New Mexico Town Prepares to Embrace Returning Uranium Miners

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Once the proud center of the Uranium Universe, and until recently the world’s largest uranium producer, the city of Grants (New Mexico) nearly collapsed in the 1980s as uranium prices sank into a twenty-year depression. Five thousand uranium miners lost their jobs, and the city elders panicked, searching for an industry with which to replace mining. “Uranium companies helped build our hospital, our school and most of our major infrastructure,” Star Gonzales, Cibola County’s Head of Economic Development, told StockInterview.com. “We are a mining community and know it is beneficial.”

Grants is a sleepy town of less than 10,000, north of Interstate 40, off exit 85, and about an hour’s west of Albuquerque. This past November, we toured the town’s Mining Museum, which boasts of having the only underground uranium mining museum. Grants is now a “prison town,” and instead of mining uranium, the town runs most of the state’s prison system. The times are changing again, though. Along with the recent $45.50/pound spot uranium price, revival of uranium mining in Grants is all but a done deal. Several uranium companies have taken their first steps into Cibola County. As with the state of Wyoming, more will follow them.

IS URANIUM MINING AGAIN WELCOME IN GRANTS?

We wondered what the political pulse on uranium mining would be like in Grants. So we talked to several representatives on the city, county and state level. Fasten your seatbelts, and move over Wyoming. Grants, New Mexico is making a public invitation to all uranium mining companies. “We will greet them with open arms!” Star Gonzales shouted into her phone. “We are very mining friendly in this community.” That’s an understatement. Grants Mayor Joe Murrietta returned from Vietnam after being wounded on the Fourth of July 1968 with a Purple Heart and began working at Anaconda’s uranium mill in Grants, New Mexico. He worked for Anaconda and ARCO for fifteen years before the uranium boom in his town ended. “We can handle the mining industry, and we are looking forward to having it back,” Murrietta told us. The mayor is confident the entire community would welcome uranium miners back.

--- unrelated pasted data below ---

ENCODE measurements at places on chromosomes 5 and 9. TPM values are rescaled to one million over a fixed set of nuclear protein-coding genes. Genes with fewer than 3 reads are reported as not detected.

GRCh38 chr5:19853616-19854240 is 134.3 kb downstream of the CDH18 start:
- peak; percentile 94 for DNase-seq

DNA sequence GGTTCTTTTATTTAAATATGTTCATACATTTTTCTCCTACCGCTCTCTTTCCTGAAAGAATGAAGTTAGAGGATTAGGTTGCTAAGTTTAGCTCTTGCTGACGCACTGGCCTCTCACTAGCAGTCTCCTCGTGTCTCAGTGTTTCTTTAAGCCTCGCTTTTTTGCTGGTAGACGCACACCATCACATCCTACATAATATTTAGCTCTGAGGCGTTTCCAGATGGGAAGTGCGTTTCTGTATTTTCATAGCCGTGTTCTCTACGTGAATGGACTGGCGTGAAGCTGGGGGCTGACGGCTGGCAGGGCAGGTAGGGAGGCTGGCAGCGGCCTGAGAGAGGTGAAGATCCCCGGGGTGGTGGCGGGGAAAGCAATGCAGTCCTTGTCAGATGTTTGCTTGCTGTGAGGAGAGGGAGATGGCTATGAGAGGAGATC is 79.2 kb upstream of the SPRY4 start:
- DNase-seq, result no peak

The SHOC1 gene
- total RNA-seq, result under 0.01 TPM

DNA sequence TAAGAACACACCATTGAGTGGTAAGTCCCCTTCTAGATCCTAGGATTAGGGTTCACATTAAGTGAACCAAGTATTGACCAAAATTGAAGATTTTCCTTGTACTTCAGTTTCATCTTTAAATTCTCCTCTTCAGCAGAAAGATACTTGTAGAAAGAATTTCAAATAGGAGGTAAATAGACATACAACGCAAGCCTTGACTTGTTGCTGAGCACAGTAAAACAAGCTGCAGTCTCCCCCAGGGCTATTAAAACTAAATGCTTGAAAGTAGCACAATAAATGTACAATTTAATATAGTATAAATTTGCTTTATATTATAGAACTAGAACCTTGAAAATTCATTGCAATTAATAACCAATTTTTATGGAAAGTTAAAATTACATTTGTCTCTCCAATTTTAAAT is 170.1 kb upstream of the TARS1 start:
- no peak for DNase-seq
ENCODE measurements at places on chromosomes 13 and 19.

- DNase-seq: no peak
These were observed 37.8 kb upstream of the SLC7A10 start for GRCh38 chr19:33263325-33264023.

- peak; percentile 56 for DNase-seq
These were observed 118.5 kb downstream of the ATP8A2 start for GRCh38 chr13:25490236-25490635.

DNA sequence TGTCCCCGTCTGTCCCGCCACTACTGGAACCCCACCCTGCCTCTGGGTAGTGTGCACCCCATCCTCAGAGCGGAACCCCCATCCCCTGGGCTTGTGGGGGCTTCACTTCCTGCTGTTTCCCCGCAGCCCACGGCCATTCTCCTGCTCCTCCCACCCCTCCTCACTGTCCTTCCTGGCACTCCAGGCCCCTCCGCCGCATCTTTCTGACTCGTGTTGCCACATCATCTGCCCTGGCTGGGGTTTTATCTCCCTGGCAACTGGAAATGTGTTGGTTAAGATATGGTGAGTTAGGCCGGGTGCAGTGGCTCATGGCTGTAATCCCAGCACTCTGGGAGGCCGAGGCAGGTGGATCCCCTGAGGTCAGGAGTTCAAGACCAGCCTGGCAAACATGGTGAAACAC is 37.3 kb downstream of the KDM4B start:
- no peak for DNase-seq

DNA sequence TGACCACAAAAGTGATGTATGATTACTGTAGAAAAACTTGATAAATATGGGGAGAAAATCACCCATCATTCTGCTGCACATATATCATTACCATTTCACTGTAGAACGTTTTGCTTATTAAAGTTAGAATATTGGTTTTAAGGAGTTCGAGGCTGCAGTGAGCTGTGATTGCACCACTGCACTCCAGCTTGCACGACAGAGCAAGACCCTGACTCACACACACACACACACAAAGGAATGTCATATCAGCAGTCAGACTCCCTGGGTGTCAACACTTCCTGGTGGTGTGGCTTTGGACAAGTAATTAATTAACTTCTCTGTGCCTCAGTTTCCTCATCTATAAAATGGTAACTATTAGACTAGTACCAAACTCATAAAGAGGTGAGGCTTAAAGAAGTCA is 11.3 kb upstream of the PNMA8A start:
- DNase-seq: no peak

Grants City Manager Bob Horacek worked in a uranium mill, as a college student twenty five years ago, and remembered it was a nice source of income to help him pay tuition. “We are obviously looking for jobs,” he told us. “It’s a pro, and economically we could use the higher paying jobs.” Asked about one company, which announced it may build a mill, possibly in Cibola County, Horacek quickly responded, “I’d like to visit with them.” State Senator Joseph A Fidel, a Democrat representing District 30, which includes Cibola and Socorro counties, perked up during our interview, when we talked about uranium in his county, “I would be happy to have mining come back. It would be very positive economically.”

We talked about environmental activists. Senator Fidel explained, “If there are protests, they will come from outsiders, from Taos or other parts of the country.” Ms. Gonzales agreed, “There will be no protests from the local community. The mining spirit still lives today in this town.” These echoed State Senator Leavell’s remarks, in part two of this series, “Most of the protestors have come from San Francisco, DC and Santa Fe.” Fidel concluded, ‘The community will be very supportive of uranium mining. People will be cooperative and will react positively, when the time comes.”

Each of the politicians interviewed were cautious, but optimistic. Grants, New Mexico was hard hit. As with the Governor of Wyoming, who basically told uranium companies to put up or shut up, New Mexican decision makers are waiting to hear directly from uranium companies. Are they serious? Fidel pointed out, “I believe it will materialize into something serious.” After all, the county may be sitting on hundreds of millions of pounds of unrecovered uranium. More than 340 million pounds, possibly a great deal more, of uranium was produced before mining came to a standstill during the twenty-year drought. “We have a lot of uranium,” said Senator Fidel. “The county has good potential.”

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